We’d also like to do outreach to the 18% of voters in D.C. who, somewhat amazingly, take the time to register to vote, but register No Party, rejecting both the Democrats and Republicans. This is one fifth of all registered voters, who reject the two establishment parties, even though it means they are then locked out of primary voting (D.C. has closed primaries). We’d like to canvass door to door and do mailings to these voters, prospecting for the Libertarians among them. (We’ve done around 5,000 homes so far this year, but are now flat out of supplies.) The D.C. government really only got around to printing the new voter registration forms with a “Libertarian” option last March, since then 20-30 have registered Libertarian every month (and 50 in April! — either because of the primary or because of tax day). Our minimal goal is to maintain permanent ballot status (so we never have to have another time and money consuming ballot drive), by getting enough votes in November. But getting more publicity, proposing libertarian solutions to local problems, and registering more Libertarians are goals as well.

But all these plans and projects for making a Libertarian splash in what is a major American media market take money, and volunteers. We need you! (And even if you gave before April during our primary period you can give again now in the general election period!)
We have more people than ever willing to volunteer, more candidates, and more time — since we are on the ballot a year before the election, not condemned to collect thousands of signatures for each candidate in July-August, only finding out if we’ve made it onto the ballot two or three months before the election.
We’re now being included in media coverage and candidate forums much earlier and more often than ever before. Our Libertarian for Ward 6 (Capitol Hill) City Council candidate, Pranav Badhwar (a 2nd generation libertarian whose mom is a philosopher who knew Ayn Rand), has been in two debates with 2 Democratic opponents who hadn’t even made it through their primary yet. And Bruce Majors (me!) our Libertarian mayoral candidate, was in a debate with all the Democratic Party candidates before the ACLU – National Capital Area Chapter and another before the D.C. Statehood Committee and has been invited to more.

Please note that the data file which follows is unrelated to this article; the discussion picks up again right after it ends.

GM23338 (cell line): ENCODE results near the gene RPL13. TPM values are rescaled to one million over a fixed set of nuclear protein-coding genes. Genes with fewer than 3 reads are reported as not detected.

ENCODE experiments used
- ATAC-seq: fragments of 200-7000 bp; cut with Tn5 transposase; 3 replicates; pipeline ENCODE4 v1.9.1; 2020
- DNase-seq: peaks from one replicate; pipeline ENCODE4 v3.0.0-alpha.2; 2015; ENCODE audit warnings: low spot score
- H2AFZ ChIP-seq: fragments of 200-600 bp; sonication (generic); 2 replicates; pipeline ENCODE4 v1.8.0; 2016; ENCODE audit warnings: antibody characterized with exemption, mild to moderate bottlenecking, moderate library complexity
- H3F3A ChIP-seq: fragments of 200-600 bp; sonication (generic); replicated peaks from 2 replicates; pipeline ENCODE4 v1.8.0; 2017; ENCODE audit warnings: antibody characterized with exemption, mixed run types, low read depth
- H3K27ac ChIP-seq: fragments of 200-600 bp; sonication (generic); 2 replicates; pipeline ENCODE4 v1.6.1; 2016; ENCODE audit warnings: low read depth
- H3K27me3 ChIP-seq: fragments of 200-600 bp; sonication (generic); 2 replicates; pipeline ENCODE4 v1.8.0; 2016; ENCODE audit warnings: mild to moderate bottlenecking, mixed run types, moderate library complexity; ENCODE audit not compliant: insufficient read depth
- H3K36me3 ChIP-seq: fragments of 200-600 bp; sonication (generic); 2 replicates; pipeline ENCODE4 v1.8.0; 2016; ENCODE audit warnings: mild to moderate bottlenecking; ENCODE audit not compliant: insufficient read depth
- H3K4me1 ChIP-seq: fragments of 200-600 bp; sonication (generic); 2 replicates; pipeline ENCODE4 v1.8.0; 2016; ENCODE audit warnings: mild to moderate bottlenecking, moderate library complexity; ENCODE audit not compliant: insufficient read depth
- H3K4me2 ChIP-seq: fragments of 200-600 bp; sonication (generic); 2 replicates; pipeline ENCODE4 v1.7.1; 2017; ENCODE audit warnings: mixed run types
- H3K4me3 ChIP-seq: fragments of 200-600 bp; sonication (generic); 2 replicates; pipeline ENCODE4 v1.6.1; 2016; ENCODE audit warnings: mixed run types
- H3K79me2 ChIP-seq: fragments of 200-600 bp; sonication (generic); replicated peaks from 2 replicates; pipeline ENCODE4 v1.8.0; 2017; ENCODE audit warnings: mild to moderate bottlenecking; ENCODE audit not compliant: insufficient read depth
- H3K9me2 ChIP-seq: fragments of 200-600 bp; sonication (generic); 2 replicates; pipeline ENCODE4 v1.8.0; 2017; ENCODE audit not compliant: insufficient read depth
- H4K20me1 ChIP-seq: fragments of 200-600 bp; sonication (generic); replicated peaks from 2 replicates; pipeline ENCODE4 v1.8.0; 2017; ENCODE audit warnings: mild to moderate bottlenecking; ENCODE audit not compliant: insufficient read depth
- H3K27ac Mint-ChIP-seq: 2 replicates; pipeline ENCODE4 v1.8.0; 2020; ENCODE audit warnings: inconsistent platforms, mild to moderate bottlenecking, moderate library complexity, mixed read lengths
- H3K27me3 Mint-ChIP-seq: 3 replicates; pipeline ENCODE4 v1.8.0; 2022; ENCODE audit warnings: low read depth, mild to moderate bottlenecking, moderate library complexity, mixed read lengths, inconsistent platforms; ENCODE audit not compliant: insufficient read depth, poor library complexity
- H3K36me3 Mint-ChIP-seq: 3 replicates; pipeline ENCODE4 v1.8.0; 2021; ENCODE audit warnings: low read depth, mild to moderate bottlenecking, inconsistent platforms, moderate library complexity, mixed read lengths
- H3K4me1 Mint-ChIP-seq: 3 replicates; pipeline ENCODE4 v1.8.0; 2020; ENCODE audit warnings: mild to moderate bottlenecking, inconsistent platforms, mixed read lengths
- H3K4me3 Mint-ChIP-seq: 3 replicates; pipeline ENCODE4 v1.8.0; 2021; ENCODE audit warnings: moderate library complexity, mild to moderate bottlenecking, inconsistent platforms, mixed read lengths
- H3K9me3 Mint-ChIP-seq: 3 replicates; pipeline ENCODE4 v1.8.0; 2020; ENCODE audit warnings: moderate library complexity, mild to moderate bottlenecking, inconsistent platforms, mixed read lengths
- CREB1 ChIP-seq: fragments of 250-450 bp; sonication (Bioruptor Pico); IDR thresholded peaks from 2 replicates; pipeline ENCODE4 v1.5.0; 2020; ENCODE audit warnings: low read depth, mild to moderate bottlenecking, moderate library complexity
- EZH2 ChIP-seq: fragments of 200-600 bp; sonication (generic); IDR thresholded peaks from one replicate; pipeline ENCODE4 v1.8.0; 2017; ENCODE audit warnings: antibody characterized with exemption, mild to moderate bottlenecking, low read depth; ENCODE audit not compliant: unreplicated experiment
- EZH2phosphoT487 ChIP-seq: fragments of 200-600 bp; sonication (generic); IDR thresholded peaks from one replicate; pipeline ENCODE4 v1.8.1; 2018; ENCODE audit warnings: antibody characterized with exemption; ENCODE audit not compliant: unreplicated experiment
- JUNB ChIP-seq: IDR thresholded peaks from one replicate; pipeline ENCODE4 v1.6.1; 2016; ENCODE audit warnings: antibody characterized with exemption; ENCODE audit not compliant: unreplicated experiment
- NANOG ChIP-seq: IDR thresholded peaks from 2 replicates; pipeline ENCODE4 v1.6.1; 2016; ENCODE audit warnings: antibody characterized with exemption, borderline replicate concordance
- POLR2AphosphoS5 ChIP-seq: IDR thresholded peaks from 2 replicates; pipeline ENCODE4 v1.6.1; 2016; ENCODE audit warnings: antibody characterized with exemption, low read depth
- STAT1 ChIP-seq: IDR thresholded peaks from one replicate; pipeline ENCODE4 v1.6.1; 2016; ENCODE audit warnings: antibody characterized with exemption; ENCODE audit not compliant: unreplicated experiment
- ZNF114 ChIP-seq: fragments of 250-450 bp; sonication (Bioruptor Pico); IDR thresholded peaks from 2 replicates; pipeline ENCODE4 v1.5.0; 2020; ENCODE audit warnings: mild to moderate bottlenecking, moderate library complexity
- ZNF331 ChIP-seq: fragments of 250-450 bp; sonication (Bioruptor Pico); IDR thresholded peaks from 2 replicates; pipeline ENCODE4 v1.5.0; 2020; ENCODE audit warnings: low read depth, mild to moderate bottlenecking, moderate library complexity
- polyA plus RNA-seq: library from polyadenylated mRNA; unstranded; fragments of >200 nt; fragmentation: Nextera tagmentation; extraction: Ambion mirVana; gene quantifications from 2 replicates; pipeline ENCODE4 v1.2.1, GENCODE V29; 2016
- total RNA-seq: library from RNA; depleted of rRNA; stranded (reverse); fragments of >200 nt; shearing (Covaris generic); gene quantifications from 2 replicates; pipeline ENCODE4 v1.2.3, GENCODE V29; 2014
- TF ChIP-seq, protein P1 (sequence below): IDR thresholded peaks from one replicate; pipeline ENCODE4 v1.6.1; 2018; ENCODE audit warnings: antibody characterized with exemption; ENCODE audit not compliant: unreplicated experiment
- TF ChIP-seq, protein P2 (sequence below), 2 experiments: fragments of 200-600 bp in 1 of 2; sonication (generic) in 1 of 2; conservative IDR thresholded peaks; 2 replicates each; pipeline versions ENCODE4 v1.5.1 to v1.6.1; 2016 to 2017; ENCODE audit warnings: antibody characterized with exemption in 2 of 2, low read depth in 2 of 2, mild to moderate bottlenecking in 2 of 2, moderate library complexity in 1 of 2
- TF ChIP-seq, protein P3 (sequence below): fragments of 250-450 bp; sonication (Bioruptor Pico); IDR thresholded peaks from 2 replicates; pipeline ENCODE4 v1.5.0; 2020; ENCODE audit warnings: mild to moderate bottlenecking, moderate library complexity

So please help! $25 helps us go door to door to 250 homes with door knockers or brochures. $50 helps us put up 30 street signs. Early money is like liberty! If you are like me, and want to scale back government, change the conversation, and see a major media market, maybe the most important major political media market saturated with signs and mailings, will you please consider a generous donation today?

Your in Liberty,
Bruce Majors,
Libertarian candidate for Mayor
Bruce Majors, Libertarian for Mayor, 1200 23rd Street NW, Washington DC 20037


Libertarians included in neighborhood and smaller debates, but censored from two largest

One local area libertarian pointed out to me 6th and I synagogue is having this forum and did not invite me.  

I am being invited to all the smaller forums (Capitol Hill Arts Center, DC Statehood group, National Capital Area ACLU, DC Youth Alliance) but not this one and the only big one, the WAMU/NPR forum.  I am asking you to help me by writing a letter to Debra Linick at and ask that I be included.  I have contacted her and so has the fellow who first pointed this out to me.

I will also work on finding a contact for the WAMU on air debate, moderated by Kojo Namdi.

Thank you.

Whether I am included or not I and any other libertarians who can will be at the event to flyer the audience.

Libertarian mayoral candidate Bruce Majors at Capitol Hill Arts Workshop forum.
(Independent candidate Carol Schwartz and Green Party candidate faith seated.)

———- Forwarded message ———-
Date: Tuesday, September 9, 2014
Subject: You missed a candidate in your mayoral forum invites
To: Bruce Majors <>

Hi Bruce,
The Jewish Community Relations Council of Greater Washington is the organization coordinating the candidate forum. Sixth & I is hosting the event, but we are not determining who is actually participating. I would reach out to Debra Linick ( to inquire about being included.

Hannah O—–, Communications Manager
Sixth & I – 600 I Street, NW – Washington, DC 20001
Direct: 202.266.4864 | Fax: 202.408.5124 | Web: 
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Mayoral candidates multiply – Libertarian Bruce Majors "At least I am no longer the oldest candidate"

Carol Schwartz to run for DC mayor as independent |

Rumors began circulating at the end of May that the DC Republican Party had vetted a mayoral candidate, a well known small l libertarian who is a Justice Department attorney and GOP State Central Committee member who is a friend of Libertarian Party mayoral candidate Bruce Majors.  For some reason he has decided not to announce his candidacy until the end of June.